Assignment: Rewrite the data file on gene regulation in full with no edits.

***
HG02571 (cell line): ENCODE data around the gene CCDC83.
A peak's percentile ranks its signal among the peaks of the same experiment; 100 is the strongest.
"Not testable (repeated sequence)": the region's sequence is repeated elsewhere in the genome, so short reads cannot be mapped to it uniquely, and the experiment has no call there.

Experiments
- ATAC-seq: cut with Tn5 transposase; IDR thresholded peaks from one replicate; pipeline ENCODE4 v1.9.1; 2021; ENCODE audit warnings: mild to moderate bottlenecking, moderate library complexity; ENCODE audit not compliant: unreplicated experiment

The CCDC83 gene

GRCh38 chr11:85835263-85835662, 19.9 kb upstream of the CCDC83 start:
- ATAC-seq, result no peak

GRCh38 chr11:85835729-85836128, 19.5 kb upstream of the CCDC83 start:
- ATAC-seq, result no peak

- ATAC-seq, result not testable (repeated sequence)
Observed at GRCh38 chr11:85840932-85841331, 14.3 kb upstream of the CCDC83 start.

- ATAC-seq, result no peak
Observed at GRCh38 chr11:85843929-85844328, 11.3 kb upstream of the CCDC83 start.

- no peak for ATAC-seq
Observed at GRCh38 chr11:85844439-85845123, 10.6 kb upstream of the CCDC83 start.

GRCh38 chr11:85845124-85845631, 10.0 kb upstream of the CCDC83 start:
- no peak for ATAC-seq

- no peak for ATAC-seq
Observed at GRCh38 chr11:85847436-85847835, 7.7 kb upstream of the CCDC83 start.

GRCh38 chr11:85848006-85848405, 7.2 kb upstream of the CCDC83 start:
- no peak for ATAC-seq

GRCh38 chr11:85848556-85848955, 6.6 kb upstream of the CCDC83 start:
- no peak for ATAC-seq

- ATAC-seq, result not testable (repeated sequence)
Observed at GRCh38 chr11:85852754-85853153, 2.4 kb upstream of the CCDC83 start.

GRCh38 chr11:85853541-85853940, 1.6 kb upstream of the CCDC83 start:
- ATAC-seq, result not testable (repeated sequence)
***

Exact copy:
HG02571 (cell line): ENCODE data around the gene CCDC83.
A peak's percentile ranks its signal among the peaks of the same experiment; 100 is the strongest.
"Not testable (repeated sequence)": the region's sequence is repeated elsewhere in the genome, so short reads cannot be mapped to it uniquely, and the experiment has no call there.

Experiments
- ATAC-seq: cut with Tn5 transposase; IDR thresholded peaks from one replicate; pipeline ENCODE4 v1.9.1; 2021; ENCODE audit warnings: mild to moderate bottlenecking, moderate library complexity; ENCODE audit not compliant: unreplicated experiment

The CCDC83 gene

GRCh38 chr11:85835263-85835662, 19.9 kb upstream of the CCDC83 start:
- ATAC-seq, result no peak

GRCh38 chr11:85835729-85836128, 19.5 kb upstream of the CCDC83 start:
- ATAC-seq, result no peak

- ATAC-seq, result not testable (repeated sequence)
Observed at GRCh38 chr11:85840932-85841331, 14.3 kb upstream of the CCDC83 start.

- ATAC-seq, result no peak
Observed at GRCh38 chr11:85843929-85844328, 11.3 kb upstream of the CCDC83 start.

- no peak for ATAC-seq
Observed at GRCh38 chr11:85844439-85845123, 10.6 kb upstream of the CCDC83 start.

GRCh38 chr11:85845124-85845631, 10.0 kb upstream of the CCDC83 start:
- no peak for ATAC-seq

- no peak for ATAC-seq
Observed at GRCh38 chr11:85847436-85847835, 7.7 kb upstream of the CCDC83 start.

GRCh38 chr11:85848006-85848405, 7.2 kb upstream of the CCDC83 start:
- no peak for ATAC-seq

GRCh38 chr11:85848556-85848955, 6.6 kb upstream of the CCDC83 start:
- no peak for ATAC-seq

- ATAC-seq, result not testable (repeated sequence)
Observed at GRCh38 chr11:85852754-85853153, 2.4 kb upstream of the CCDC83 start.

GRCh38 chr11:85853541-85853940, 1.6 kb upstream of the CCDC83 start:
- ATAC-seq, result not testable (repeated sequence)